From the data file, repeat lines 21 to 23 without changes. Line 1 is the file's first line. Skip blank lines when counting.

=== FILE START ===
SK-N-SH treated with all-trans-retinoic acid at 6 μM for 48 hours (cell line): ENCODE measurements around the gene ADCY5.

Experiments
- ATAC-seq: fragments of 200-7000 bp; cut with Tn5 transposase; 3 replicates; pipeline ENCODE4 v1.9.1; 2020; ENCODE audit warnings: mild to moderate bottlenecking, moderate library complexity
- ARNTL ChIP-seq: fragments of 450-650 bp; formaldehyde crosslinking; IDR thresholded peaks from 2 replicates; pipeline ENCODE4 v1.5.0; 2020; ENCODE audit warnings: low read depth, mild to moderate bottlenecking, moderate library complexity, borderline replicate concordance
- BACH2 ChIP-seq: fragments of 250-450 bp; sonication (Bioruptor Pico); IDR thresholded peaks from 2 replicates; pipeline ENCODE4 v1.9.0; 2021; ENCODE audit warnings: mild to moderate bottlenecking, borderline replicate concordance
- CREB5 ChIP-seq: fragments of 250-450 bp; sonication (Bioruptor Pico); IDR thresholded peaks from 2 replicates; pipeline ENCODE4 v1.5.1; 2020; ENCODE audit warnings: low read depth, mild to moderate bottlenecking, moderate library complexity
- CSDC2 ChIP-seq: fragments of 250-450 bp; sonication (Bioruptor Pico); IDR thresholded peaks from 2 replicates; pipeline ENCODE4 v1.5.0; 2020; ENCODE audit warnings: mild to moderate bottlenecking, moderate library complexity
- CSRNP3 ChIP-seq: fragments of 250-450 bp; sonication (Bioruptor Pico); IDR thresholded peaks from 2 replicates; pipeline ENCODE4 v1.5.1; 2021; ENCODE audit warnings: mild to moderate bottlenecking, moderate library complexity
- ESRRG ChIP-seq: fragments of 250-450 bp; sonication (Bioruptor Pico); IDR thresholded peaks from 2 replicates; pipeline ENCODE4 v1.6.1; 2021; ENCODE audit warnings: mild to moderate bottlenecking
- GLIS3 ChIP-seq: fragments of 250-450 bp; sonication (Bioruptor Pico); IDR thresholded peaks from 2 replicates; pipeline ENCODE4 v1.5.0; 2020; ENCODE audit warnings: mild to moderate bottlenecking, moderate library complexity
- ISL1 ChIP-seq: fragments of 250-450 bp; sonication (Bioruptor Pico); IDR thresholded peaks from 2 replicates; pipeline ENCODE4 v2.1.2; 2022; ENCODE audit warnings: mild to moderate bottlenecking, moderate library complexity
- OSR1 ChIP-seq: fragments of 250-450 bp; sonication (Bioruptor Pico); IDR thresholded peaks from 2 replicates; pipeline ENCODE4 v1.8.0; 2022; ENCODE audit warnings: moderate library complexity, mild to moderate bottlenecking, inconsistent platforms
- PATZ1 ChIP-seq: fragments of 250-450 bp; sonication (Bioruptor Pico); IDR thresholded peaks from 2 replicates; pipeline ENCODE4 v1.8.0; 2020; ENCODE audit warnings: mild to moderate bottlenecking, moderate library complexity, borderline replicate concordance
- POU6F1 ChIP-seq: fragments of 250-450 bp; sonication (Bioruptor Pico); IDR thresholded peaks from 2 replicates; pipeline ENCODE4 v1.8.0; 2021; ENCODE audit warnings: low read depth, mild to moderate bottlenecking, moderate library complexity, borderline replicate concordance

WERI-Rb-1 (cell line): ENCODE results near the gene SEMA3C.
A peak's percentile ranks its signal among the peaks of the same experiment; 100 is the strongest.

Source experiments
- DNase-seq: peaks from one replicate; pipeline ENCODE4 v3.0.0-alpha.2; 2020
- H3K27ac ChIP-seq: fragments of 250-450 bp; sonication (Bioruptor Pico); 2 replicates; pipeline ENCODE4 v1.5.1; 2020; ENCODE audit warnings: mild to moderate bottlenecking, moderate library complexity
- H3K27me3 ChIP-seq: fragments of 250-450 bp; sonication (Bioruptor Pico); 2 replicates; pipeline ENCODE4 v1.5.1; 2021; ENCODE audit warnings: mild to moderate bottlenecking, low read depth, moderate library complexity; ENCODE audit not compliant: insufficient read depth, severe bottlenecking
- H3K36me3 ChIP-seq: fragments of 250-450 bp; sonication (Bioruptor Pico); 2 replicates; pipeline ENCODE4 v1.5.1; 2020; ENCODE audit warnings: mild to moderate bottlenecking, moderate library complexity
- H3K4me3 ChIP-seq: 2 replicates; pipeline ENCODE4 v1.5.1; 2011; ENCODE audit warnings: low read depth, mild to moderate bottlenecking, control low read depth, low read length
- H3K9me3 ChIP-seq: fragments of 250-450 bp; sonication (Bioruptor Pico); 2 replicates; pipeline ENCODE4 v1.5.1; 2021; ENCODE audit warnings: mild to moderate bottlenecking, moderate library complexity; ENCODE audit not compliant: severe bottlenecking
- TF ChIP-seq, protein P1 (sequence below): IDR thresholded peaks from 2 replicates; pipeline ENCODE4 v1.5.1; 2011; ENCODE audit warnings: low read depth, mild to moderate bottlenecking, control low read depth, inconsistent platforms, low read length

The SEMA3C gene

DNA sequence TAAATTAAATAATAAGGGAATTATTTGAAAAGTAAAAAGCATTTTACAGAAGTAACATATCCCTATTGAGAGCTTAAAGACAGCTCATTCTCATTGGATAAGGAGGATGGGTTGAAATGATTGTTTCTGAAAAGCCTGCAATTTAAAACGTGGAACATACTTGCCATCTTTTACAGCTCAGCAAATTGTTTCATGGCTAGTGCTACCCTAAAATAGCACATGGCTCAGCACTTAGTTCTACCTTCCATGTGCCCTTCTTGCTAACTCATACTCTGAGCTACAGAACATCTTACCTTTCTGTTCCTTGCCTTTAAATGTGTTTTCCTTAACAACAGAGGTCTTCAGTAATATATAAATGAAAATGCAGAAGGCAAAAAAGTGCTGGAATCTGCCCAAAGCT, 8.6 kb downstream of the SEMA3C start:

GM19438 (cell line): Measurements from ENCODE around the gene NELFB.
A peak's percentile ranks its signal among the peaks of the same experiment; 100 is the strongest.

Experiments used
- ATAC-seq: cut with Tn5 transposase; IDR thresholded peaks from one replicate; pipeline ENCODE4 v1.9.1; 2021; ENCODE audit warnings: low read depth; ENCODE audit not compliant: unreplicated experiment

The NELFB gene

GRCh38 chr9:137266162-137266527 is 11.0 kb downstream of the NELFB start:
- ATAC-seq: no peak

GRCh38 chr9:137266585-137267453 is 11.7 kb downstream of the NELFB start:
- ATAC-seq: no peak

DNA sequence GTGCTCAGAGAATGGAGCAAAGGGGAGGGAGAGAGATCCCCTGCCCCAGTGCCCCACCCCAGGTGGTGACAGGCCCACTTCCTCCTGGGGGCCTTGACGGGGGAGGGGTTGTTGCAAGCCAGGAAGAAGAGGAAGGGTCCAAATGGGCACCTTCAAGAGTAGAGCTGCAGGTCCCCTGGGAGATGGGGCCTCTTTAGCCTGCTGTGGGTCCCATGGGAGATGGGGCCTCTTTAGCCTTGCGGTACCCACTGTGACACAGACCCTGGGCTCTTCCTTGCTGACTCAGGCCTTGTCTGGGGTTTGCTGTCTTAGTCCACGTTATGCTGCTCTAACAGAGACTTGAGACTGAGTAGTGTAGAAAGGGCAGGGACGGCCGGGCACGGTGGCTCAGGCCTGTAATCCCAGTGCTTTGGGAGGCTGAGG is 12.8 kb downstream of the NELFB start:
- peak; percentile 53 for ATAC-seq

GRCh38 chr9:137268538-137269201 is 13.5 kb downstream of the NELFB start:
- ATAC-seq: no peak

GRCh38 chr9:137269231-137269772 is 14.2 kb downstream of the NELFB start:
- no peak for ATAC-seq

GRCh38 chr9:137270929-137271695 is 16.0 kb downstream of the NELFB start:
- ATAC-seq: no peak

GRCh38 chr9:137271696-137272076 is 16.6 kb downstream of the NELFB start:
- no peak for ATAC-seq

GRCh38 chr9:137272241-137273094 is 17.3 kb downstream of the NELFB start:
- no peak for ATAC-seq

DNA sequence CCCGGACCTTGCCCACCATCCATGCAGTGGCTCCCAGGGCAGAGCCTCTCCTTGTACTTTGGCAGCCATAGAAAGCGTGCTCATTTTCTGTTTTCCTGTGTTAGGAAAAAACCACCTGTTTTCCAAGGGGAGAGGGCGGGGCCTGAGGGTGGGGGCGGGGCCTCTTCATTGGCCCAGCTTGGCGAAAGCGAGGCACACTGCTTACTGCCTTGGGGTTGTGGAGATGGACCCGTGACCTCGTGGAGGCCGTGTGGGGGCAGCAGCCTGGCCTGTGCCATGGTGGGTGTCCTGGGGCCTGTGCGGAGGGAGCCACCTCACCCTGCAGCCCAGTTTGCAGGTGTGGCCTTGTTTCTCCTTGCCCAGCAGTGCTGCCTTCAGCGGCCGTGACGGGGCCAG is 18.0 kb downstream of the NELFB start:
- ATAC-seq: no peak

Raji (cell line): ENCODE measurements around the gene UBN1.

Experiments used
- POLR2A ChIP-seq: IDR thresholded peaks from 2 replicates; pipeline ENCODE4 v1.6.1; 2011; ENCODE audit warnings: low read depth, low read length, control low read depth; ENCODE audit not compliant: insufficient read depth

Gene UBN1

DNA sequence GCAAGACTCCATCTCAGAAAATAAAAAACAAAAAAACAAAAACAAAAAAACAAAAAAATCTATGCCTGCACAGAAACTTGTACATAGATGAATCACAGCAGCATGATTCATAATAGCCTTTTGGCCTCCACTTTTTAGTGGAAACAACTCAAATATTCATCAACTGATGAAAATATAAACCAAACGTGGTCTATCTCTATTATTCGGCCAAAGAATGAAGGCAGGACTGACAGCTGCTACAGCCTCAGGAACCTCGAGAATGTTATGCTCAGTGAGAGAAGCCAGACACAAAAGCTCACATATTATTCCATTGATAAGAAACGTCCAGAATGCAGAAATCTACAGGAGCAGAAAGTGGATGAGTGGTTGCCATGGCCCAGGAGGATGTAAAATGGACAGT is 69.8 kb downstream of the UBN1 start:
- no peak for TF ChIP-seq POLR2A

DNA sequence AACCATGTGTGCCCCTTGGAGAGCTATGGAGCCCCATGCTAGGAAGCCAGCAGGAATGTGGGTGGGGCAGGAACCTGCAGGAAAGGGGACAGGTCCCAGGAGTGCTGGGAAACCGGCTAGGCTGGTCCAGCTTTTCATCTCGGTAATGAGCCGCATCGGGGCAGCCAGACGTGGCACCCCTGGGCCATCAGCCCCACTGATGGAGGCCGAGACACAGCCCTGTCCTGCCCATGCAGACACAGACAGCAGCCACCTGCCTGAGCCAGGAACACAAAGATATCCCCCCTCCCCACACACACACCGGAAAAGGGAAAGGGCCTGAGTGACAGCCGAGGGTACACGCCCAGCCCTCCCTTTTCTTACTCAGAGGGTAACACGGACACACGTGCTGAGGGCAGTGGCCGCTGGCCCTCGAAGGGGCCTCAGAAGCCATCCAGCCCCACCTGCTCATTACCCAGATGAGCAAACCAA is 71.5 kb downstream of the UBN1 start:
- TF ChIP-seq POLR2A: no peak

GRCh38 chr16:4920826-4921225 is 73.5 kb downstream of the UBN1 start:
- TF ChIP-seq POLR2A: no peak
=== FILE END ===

- H3K36me3 ChIP-seq: fragments of 250-450 bp; sonication (Bioruptor Pico); 2 replicates; pipeline ENCODE4 v1.5.1; 2020; ENCODE audit warnings: mild to moderate bottlenecking, moderate library complexity
- H3K4me3 ChIP-seq: 2 replicates; pipeline ENCODE4 v1.5.1; 2011; ENCODE audit warnings: low read depth, mild to moderate bottlenecking, control low read depth, low read length
- H3K9me3 ChIP-seq: fragments of 250-450 bp; sonication (Bioruptor Pico); 2 replicates; pipeline ENCODE4 v1.5.1; 2021; ENCODE audit warnings: mild to moderate bottlenecking, moderate library complexity; ENCODE audit not compliant: severe bottlenecking